Yet my faith is not an empty thing - I don't just "believe" - I have to believe something. Faith isn't a commodity that one possesses, unless that faith is placed in something. I trust that [1] there is a God, and [2] He has made Himself known to His creation [3] first through His interactions with Adam and Eve, [4] then through their witness to their children, [5] eventually through the witness of men like Noah and Abraham, and [6] finally through prophets and oracles who recorded that witness as scripture. I believe that [7] God is not only able to, but actively working to keep this testimony about Himself "correct" - so that my faith is, primarily in God's revealed testimony about Himself, creation, its fall, and God's plan for redemption.

If aliens landed, my faith in scripture would erode, and the moment I can't believe even one part of scripture (such as the creation), I am left to presume that "God" can't (or won't) keep His testimony pure, and if that testimony is tainted, I cannot be sure of any of it - so that I cannot have faith, for all is undone.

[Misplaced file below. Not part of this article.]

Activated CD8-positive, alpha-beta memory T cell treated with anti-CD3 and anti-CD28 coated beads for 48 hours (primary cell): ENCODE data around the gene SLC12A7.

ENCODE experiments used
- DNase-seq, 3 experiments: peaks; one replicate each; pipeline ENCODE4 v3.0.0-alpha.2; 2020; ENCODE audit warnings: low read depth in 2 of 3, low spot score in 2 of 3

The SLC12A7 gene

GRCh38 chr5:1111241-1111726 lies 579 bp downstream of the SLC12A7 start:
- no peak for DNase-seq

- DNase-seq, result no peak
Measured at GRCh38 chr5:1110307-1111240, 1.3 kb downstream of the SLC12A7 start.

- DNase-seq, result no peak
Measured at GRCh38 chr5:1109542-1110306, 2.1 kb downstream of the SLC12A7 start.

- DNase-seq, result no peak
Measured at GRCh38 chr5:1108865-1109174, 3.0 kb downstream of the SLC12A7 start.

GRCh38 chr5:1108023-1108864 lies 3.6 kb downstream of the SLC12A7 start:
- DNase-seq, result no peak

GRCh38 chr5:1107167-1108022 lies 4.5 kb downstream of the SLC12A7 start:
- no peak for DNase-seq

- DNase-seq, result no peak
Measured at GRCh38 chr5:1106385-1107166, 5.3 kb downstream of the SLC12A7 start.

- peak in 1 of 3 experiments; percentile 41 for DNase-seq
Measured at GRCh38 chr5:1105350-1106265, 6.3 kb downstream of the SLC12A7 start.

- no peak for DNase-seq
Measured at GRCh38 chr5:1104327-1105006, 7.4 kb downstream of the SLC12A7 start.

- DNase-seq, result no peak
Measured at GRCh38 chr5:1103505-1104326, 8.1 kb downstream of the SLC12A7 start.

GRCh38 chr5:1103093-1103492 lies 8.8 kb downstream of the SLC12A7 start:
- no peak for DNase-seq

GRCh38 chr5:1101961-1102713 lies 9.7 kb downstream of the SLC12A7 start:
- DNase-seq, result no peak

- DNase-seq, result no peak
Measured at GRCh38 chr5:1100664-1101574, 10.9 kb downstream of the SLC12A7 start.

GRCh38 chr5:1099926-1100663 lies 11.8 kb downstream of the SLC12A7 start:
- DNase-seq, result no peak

Thus a question like "what about aliens" reveals (or ought to reveal) what our faith is, and what it is not. I wouldn't shy away from answering a question like that, or laughing it off, and I certainly wouldn't feel guilty about saying my faith would erode - it would, because it is more than just some decision or feeling, it is a faith that is founded upon God's surety, His ability, and, really, His faithfulness.

Anyway, I gotta leave for work.

Labels:

posted by Daniel @ 7:36 AM  
16 Comments:
  • At 10:20 AM, July 31, 2008, Blogger Daniel said…

    I was considering making this a poll, but I figured if anyone commented, they would probably give what they would do anyway.

     
  • At 11:22 AM, July 31, 2008, Anonymous Anonymous said…

    Daniel,
    If 'aliens' appeared suddenly it wouldn't shake my faith at all. I long ago learned that Satan's fallen angels can appear as whatever they want - including aliens.
    Some people look for and see 'angels', some 'the virgin mary', some 'jesus', some 'aliens'. Recently heard audio of a certain 'revival preacher' in the US describe a 'visitation of angels' that sounded just like the 'alien abduction' reports I have read.